• Apply topical products (such as hydroquinone) as instructed before treatment to prepare your skin.
  • Don’t use any products containing retinoids (such as tretinoin) one to two weeks before treatment, unless your physician tells you differently.
  • If you have been prescribed oral antibiotics or an oral antiviral medicine, start taking it at least 24 hours before your chemical peel.
  • Peel areas must be free of any open sores, lesions or skin infections.

Your doctor will give you specific instructions for your peel type and your unique skin condition.

What is the treatment like?

Acetone is typically used as the degreasing agent during the first step and has a strong odor, but does not create any discomfort. Next, as the peeling solution is applied to your skin, you may feel warmth and/or stinging. This will build depending on the level of the peel and the number of passes that are applied to the skin. Your dermatologist will monitor the level of warmth you are feeling and also the amount of redness and frosting that develops on the skin as the peel is affecting the skin. Cool air and a hand-held fan are used to help during the active phase of the peel. The burning sensation usually peaks and improves within a couple of minutes. Cool compresses are then applied to the skin. The final step depends on the peel and may either be a layer of retinol that is left on the skin for 7 hours or a thin layer of post-procedure ointment. Once the peel is finished you may feel normal or slightly more sensitive in the treated area with a superficial peel or you may feel warm and tight after a medium-depth peel.

What are the possible complications of chemical peels?

Darker skin types and a history of melasma may increase the risk of hyperpigmentation with certain peels. Superficial and medium-depth peels have a low risk of scarring in certain areas of your face and certain individuals may be more prone to scarring. Tell your dermatologist if you have a history of keloids or any unusual scarring tendencies. If scarring does occur, it can usually be treated with good results.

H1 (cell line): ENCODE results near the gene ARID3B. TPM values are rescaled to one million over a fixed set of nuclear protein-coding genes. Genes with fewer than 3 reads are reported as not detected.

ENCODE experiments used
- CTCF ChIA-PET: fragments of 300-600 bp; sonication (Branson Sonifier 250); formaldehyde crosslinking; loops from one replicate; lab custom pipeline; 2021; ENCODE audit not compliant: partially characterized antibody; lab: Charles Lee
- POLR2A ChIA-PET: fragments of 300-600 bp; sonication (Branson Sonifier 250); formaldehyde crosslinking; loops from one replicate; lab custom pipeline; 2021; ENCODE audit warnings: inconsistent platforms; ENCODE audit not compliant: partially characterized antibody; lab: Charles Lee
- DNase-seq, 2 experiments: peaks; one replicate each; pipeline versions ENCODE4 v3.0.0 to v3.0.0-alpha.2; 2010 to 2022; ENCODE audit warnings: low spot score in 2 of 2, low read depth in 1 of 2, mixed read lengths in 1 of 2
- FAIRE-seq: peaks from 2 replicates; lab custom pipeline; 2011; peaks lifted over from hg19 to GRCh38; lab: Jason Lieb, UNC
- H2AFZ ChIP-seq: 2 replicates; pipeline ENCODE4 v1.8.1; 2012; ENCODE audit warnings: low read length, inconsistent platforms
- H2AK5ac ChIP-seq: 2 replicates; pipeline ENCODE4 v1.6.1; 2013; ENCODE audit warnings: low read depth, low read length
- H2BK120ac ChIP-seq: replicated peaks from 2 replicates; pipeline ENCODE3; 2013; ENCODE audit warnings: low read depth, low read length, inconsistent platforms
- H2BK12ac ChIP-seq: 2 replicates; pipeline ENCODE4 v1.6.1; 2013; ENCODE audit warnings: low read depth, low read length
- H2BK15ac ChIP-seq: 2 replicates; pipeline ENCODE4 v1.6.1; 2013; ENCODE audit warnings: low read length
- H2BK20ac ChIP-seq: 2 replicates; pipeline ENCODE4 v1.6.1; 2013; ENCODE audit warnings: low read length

If you’ve had a history of cold sores (herpes outbreaks), your dermatologist may prescribe medication to reduce the chance of a flare and they may also prescribe antibiotics as prophylaxis to infection (which is rare).

What should I expect after the chemical peel?

What to expect varies depending on the depth of your chemical peel.

If you’ve had a light chemical peel:

  • Expect some pink-light redness after your peel and you may experience fine scaling or peeling 3-7 days after the peel.
  • Apply lotion or cream as directed until your skin heals. After your skin heals, apply daily sunscreen.
  • You can wear makeup immediately after treatment or the next day.
  • Additional peels may be repeated every two to five weeks until you achieve your desired results. Typically three to five peels are needed to achieve your goal.

If you’ve had a medium chemical peel:

  • Expect redness, warmth, and swelling for the first 24-72 hours. Your skin may also feel tight. Blisters can develop and will break open. Skin will crust and peel off over seven to 14 days.
  • Perform daily soaks with distilled water or diluted vinegar as directed by your doctor. Apply ointment after each soak. Apply lotion or cream daily. Don’t expose your skin to sunlight until completely healed or at least 14 days and robust sun protection should continue for 1 month following the peel.
  • Antivirals and antibiotics are typically taken for 7 days following a facial peel.
  • You can wear makeup after five to seven days.
  • Additional medium-depth peels may be repeated at six to 12 months intervals, if needed, to maintain results.

A highly effective skincare routine can also maximize results and help maintain them over time. At CLARA, we build this into each of our consultations – Book yours today.